PLEDGE NOW
Here and Now with Robin Young and Jeremy Hobson
Public radio's live
midday news program
With sponsorship from
Mathworks - Accelerating the pace of engineering and science
Accelerating the pace
of engineering and science
Friday, January 3, 2014

Why Pop Culture Matters

Florida Sen. Marco Rubio's mid-speech swig from a small Poland Spring water bottle during his GOP response generated instant reaction in social media circles and on cable television. (Screenshot)

NPR’s Linda Holmes says people were fascinated by the Marco Rubio water incident because it was an unscripted, spontaneous moment in an otherwise predictable process.(Screenshot)

If you think the life of pop culture writer is fluffy and involves watching movies and listening to music, well, you’re partially right.

But NPR’s pop culture blogger, Linda Holmes says that studying pop culture has an important social function — what we pay attention to in pop culture is how we say what is important to us.

Take the debate over “Duck Dynasty,” whose star was suspended after he made homophobic remarks.

As Holmes writes in her blog, Monkey See:

There are over 750 comments on a post I wrote about [Duck Dynasty], even though the post was really very mild. And in those comments, you will see multiple and profound cultural divides that touch on issues of region, class, religion, race, sexuality, trust, authenticity, and power. Duck Dynasty is not important, but that story exposed that divide and, just as importantly, shows how easy it has become to exploit it.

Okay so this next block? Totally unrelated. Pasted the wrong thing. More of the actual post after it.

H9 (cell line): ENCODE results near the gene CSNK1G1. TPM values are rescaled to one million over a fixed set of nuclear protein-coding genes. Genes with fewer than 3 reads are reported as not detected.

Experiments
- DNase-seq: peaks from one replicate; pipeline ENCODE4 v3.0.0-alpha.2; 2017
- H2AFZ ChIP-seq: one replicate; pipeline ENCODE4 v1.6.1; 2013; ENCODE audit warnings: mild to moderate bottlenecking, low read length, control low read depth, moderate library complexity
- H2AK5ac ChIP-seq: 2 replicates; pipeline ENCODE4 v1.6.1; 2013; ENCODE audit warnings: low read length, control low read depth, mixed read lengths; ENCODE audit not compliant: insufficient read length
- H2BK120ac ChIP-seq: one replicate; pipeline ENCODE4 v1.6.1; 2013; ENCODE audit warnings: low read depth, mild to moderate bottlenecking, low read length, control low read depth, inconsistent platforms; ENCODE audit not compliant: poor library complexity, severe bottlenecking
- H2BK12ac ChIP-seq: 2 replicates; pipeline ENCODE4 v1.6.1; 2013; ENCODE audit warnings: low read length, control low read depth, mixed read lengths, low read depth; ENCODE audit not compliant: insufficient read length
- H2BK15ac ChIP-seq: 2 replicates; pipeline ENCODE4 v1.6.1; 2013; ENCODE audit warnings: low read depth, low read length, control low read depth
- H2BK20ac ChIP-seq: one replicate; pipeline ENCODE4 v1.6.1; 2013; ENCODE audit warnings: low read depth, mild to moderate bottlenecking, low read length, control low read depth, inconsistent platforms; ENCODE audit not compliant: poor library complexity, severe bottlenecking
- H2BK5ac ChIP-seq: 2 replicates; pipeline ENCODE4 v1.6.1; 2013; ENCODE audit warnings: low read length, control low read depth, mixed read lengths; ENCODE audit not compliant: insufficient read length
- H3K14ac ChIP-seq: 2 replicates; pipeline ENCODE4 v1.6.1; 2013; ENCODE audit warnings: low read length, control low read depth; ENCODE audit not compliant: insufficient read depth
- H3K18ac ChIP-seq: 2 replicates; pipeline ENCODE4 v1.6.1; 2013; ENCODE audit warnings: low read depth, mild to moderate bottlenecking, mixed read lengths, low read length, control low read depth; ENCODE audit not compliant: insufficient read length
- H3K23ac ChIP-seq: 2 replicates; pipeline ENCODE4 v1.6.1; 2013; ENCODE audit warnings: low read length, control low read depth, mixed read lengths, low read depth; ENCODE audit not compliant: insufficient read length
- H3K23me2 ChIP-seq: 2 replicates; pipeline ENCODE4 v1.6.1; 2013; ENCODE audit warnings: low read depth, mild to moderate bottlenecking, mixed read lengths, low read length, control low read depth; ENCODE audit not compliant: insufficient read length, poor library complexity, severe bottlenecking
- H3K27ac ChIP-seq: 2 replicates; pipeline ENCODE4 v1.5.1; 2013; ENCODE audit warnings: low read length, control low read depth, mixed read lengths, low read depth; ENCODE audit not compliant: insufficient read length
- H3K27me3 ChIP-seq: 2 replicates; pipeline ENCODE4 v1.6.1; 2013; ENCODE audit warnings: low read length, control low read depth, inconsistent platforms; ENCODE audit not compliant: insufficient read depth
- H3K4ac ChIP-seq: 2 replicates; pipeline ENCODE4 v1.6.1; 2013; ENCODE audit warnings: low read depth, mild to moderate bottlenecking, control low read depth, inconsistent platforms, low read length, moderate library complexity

The utter lack of importance of the underlying subject, in fact, is exactly what tells you how close to the surface and at how high a temperature these conflicts are simmering.

She compares writing about pop culture to studying monkeys.

If you want to understand monkeys you have to study both what they should eat and what they actually eat.

The same is true for people and culture, you need to look at what they should consume and what they actually consume.

“If you want to understand people, like monkeys, you have to understand what they’re actually doing,” Holmes tells Here & Now’Meghna Chakrabarti. “You’re looking horizontally at the society around you and what people are surrounding themselves with, because everybody knows that those things effect the way you think, whether they should or not.”

Guest


Please follow our community rules when engaging in comment discussion on this site.
Robin and Jeremy

Robin Young and Jeremy Hobson host Here & Now, a live two-hour production of NPR and WBUR Boston.

April 28 11 Comments

Men Read Mean Tweets At Women And The Video Goes Viral

Two Chicago-area sports journalists gathered the tweets directed at them and asked men to read them to their faces. The result went viral.

April 28 7 Comments

HBO's CEO On Virtual Reality And ‘Sesame Street’

In the second part of our interview with Richard Plepler, he discusses why the premium cable network picked up "Sesame Street."

April 28 Comment

Gloria Estefan Reflects On Her Life Story In ‘On Your Feet!’

Here & Now's Jeremy Hobson catches up with the Cuban-born American singer backstage after a performance.

April 27 26 Comments

Economist: NAFTA Benefits Economy Despite Job Losses

Gordon Hanson explains his research on the effects of the North American Free Trade Agreement and why he still supports it.